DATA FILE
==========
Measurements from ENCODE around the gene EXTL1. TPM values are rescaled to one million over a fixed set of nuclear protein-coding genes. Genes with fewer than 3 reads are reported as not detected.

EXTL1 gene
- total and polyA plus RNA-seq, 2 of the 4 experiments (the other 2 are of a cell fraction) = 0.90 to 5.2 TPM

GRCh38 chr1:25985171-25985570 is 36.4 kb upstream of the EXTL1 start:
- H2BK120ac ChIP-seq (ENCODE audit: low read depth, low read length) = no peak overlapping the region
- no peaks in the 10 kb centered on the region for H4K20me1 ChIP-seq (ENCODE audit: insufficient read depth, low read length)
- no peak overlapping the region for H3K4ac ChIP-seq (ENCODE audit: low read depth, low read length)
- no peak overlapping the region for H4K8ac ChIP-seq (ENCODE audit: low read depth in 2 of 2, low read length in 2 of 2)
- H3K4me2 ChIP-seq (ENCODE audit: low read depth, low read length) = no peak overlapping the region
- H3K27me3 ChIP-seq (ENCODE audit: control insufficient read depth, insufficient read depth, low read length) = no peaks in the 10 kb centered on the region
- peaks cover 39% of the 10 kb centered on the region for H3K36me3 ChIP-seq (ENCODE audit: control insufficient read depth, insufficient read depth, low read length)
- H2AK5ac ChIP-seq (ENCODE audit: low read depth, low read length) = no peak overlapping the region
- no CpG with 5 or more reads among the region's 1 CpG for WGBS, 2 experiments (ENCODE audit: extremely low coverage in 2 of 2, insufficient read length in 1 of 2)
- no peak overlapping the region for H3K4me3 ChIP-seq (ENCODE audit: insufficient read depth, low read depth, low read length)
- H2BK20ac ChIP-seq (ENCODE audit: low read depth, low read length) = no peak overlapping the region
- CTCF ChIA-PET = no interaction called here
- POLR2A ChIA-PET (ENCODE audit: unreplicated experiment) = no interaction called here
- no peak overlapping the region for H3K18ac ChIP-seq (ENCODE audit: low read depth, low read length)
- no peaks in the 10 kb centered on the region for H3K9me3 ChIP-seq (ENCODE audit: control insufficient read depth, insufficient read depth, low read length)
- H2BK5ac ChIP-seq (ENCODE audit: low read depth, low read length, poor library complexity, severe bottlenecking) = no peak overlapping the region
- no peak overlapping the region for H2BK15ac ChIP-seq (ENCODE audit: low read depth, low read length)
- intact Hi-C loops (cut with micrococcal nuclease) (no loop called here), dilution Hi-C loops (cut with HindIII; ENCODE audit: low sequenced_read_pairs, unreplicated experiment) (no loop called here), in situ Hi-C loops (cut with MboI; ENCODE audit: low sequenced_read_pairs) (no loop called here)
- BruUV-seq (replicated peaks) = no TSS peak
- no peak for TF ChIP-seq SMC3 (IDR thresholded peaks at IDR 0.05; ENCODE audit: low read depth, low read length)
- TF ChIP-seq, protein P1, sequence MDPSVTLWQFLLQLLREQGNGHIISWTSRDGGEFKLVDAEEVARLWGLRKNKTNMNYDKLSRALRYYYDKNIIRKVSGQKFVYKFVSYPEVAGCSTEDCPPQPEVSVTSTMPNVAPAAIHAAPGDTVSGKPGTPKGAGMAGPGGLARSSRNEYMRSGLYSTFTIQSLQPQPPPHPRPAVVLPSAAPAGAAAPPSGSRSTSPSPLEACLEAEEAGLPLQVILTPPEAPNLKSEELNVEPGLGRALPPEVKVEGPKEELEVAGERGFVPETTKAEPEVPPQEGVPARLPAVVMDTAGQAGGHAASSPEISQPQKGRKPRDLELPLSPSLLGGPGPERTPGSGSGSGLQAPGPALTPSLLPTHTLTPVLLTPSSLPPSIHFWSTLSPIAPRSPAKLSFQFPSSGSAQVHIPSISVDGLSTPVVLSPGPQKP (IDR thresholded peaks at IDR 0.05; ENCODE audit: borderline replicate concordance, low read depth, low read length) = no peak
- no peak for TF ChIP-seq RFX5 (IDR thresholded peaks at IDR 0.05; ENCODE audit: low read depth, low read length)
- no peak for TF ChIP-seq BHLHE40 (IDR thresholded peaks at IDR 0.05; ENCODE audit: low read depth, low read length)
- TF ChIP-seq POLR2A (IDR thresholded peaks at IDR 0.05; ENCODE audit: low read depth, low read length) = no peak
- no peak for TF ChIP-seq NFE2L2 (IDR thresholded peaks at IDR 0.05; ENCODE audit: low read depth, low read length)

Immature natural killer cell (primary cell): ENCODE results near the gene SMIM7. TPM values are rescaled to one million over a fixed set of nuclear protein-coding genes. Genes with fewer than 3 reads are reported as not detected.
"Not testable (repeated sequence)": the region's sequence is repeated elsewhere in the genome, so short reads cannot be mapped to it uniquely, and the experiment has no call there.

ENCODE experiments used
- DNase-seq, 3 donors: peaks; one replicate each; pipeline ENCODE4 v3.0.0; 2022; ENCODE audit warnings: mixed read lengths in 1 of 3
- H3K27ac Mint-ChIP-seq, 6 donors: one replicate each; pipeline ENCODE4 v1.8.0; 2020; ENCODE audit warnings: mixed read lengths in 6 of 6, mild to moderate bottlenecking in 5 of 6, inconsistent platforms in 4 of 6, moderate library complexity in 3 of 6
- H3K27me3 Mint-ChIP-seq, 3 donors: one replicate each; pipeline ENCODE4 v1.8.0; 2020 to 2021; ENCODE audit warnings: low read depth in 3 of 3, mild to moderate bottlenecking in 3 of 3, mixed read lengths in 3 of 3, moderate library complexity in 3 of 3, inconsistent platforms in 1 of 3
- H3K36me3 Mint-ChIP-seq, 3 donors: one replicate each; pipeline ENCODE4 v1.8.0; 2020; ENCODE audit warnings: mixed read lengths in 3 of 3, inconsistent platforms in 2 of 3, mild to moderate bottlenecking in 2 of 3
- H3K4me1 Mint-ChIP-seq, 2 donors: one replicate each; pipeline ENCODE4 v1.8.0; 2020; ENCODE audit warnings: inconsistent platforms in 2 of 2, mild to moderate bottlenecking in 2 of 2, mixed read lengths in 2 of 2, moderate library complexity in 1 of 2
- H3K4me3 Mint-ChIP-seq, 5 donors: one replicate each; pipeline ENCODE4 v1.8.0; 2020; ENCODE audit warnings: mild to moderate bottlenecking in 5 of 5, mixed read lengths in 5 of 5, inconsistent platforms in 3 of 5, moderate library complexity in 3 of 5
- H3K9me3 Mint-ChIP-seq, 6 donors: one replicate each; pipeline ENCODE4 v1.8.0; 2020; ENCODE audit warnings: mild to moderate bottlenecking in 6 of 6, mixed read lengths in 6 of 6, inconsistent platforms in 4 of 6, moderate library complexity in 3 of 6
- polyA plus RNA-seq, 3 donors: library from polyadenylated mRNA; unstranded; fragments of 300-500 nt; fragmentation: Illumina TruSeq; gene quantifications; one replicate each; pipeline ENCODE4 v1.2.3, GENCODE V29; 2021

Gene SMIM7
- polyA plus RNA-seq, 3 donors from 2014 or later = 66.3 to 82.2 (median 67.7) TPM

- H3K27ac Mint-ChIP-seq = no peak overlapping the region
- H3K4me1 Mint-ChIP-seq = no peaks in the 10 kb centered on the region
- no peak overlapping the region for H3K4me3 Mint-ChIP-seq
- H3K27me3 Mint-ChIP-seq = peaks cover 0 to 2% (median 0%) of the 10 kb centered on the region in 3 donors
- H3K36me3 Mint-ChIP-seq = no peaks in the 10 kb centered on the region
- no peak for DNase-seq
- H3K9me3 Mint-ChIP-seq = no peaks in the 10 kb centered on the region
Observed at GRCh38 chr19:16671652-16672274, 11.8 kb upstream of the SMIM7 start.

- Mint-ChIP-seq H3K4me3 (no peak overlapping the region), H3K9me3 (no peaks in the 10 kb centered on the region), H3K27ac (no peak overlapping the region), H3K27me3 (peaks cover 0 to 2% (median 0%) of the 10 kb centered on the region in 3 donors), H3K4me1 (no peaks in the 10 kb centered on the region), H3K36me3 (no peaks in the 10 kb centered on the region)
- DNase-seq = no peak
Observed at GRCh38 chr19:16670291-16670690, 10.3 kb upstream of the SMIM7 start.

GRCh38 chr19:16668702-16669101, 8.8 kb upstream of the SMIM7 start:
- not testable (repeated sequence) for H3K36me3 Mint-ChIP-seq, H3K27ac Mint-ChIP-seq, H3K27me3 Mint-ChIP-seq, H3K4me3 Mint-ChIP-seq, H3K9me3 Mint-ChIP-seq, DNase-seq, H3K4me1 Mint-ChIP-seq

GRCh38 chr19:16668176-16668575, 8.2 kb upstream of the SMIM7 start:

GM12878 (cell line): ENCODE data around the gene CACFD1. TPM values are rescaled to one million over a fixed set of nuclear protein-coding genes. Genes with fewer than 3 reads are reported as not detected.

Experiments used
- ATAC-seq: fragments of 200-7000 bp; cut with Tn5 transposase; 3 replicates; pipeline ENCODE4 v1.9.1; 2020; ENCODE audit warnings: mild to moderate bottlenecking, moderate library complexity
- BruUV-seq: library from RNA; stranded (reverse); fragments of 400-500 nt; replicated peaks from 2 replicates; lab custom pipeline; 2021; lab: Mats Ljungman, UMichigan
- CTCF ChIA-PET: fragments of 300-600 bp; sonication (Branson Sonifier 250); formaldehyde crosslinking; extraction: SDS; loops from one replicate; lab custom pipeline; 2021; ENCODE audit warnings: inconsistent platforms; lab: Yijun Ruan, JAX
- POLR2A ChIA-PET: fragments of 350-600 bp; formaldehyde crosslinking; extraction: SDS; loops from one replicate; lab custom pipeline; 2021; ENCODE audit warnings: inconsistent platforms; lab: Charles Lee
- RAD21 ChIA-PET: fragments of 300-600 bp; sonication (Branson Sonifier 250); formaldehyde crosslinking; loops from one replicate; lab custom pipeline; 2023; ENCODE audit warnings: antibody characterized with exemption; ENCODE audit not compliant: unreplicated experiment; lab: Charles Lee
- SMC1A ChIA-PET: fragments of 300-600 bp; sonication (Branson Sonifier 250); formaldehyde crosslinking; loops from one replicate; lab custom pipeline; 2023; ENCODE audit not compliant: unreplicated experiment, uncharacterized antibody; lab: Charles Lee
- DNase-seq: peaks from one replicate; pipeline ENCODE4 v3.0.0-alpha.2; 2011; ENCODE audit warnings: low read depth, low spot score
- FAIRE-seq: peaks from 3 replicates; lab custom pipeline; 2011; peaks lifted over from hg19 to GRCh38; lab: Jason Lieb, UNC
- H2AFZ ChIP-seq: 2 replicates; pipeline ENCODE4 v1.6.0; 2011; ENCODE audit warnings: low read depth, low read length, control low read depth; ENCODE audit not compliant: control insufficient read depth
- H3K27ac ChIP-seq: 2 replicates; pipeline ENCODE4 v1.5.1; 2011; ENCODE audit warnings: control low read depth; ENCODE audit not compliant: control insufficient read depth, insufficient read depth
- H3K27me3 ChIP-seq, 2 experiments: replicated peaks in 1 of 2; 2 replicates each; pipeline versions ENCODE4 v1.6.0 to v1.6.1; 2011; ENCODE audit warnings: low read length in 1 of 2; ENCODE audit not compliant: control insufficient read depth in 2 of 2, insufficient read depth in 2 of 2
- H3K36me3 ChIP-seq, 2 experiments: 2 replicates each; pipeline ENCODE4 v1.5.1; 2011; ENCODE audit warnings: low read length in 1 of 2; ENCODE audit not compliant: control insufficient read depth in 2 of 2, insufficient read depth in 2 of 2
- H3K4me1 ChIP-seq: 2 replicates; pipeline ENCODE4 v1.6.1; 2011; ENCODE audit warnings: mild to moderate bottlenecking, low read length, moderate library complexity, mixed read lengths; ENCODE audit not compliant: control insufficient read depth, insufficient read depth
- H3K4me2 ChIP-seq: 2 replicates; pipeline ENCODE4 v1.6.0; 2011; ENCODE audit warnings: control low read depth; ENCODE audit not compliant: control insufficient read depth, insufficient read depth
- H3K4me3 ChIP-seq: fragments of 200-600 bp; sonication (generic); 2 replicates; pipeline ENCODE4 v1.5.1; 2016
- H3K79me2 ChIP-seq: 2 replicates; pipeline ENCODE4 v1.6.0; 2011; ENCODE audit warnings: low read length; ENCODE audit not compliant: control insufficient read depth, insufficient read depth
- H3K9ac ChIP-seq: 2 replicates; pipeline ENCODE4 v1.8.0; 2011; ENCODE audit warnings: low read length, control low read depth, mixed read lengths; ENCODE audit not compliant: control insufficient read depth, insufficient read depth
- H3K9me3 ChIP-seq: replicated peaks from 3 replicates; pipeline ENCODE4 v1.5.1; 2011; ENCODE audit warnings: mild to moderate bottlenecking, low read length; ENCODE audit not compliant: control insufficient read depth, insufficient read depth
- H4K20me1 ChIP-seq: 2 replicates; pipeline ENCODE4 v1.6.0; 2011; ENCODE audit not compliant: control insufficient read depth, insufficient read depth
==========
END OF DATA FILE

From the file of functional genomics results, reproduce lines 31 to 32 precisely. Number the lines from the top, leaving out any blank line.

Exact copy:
"Not testable (repeated sequence)": the region's sequence is repeated elsewhere in the genome, so short reads cannot be mapped to it uniquely, and the experiment has no call there.

ENCODE experiments used